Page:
A source from Pyongan Province confirmed the story, telling The Daily NK, “These DVDs and VCDs come from the houses of cadres who travel overseas a lot. The children of cadres love watching them. The families of traders have a lot of them, too, but it’s the cadres they’re spreading from.”

Thus, while the central Party single-mindedly attacks anti-socialist behaviour, the cadres and agents who are meant to be carrying out the orders are deeply involved in the ‘anti-socialism’ themselves. The more crackdowns that occur, the more contact there is between the elite and security forces on the one hand and smugglers and traders on the other, offering more opportunities for symbiosis. It is for this reason that some claim the inspections are actually catalyzing the anti-socialism.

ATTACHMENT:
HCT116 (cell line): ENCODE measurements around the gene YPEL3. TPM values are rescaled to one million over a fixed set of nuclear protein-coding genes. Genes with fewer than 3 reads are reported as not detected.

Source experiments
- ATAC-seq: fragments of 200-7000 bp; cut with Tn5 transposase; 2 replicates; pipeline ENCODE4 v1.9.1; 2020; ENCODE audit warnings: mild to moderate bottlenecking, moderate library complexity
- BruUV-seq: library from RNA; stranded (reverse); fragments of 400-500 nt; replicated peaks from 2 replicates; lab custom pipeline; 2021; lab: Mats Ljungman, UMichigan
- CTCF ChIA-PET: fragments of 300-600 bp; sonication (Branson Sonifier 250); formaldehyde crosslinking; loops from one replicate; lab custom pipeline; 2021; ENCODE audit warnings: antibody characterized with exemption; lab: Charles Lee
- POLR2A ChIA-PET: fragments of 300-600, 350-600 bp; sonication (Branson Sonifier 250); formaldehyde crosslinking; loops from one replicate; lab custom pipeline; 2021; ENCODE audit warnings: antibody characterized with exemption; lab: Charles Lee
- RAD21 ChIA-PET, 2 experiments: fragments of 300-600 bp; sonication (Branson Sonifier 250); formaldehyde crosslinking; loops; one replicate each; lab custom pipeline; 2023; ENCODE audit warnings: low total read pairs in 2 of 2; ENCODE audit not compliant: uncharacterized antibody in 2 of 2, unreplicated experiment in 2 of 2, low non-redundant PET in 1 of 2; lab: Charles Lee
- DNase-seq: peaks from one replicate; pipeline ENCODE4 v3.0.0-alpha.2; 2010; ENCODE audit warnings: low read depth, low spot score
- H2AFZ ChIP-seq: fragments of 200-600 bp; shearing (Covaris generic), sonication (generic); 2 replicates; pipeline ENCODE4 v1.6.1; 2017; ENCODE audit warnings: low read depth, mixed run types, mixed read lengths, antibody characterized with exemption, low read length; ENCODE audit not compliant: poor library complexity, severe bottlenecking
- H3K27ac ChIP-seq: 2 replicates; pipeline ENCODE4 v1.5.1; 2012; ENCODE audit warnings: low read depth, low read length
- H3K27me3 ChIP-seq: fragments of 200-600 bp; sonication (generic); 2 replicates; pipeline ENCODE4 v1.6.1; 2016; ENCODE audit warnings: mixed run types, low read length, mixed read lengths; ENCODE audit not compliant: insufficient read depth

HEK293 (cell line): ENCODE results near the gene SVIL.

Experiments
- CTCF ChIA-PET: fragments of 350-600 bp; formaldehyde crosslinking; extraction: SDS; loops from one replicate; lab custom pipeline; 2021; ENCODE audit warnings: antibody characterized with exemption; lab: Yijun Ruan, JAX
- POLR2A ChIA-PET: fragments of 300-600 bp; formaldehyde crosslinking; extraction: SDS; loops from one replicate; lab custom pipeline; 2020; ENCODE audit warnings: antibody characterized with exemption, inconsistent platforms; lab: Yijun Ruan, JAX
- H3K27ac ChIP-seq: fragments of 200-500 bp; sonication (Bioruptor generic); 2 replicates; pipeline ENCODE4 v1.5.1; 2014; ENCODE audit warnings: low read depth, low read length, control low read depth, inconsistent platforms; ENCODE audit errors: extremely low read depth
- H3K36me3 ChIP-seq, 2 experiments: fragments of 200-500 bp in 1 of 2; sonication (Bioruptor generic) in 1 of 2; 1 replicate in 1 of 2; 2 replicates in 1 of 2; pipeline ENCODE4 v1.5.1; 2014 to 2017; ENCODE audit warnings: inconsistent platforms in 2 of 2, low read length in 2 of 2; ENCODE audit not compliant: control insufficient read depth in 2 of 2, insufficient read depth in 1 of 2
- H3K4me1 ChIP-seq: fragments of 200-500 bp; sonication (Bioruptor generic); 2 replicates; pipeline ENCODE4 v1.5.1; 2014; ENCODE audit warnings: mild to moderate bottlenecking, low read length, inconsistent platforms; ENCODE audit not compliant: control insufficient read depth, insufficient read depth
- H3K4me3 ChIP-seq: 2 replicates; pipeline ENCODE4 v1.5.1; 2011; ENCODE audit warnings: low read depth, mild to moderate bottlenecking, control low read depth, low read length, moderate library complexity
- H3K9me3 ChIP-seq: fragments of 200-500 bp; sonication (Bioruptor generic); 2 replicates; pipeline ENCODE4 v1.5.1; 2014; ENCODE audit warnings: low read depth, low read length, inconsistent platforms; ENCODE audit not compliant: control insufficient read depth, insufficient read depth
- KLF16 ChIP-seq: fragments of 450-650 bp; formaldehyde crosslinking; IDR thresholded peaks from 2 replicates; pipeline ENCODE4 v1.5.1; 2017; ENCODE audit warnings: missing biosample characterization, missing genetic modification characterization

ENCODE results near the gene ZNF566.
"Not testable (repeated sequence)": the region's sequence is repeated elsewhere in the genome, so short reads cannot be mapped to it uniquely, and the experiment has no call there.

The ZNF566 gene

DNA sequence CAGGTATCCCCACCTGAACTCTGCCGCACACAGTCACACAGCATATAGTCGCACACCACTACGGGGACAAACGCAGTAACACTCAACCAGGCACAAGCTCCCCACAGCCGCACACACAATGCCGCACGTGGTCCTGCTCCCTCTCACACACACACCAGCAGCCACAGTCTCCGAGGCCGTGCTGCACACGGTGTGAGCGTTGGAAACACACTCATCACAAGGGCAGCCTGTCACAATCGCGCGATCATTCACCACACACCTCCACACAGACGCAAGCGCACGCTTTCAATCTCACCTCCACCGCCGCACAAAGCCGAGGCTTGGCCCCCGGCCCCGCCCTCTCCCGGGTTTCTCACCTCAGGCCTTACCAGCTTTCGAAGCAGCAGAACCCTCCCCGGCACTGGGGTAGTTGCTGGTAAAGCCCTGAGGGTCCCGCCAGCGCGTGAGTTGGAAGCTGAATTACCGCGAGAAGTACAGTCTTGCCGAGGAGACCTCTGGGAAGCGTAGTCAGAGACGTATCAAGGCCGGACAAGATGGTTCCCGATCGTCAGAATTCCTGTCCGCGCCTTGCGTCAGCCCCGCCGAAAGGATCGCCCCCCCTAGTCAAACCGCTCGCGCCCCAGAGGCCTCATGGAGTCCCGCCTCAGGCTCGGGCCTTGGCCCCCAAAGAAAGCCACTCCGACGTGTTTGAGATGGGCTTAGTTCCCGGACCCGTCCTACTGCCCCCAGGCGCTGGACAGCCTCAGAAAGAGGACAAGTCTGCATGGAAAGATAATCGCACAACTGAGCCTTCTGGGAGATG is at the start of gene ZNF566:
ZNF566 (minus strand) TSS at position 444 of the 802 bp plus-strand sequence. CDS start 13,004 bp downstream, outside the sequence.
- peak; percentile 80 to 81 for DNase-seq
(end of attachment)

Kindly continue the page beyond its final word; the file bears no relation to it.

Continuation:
Meanwhile, An Chan Il of the World North Korea Study Center pointed out to The Daily NK that the whole thing is completely inevitable, saying, “These inspection teams are not receiving proper rations from the state, so of course they take bribes instead when sent out into the field. Administrative irregularities and corruption are at the very heart of these anti-socialist inspections. The only way for the families of inspecting agents to survive is for the father to be a part of this anti-socialist behavior.”

Choi Yong Hwan from the Gyeonggi Research Institute agreed, adding, “These inspections are intensifying social inequality. The fundamental cause of this is the collapse of the state rationing system due to economic difficulties. It’s a situation where even the agents are hungry, so there is a permanent pattern of them attempting to guarantee their own survival via corruption. There is a vicious cycle repeating here, whereby those who are able to ingratiate themselves with the inspecting agents and cadres survive, and those who do not or cannot get punished.”


Meth as medicine

Tuesday, June 21st, 2011

From a recent Newsweek article about meth use in the DPRK: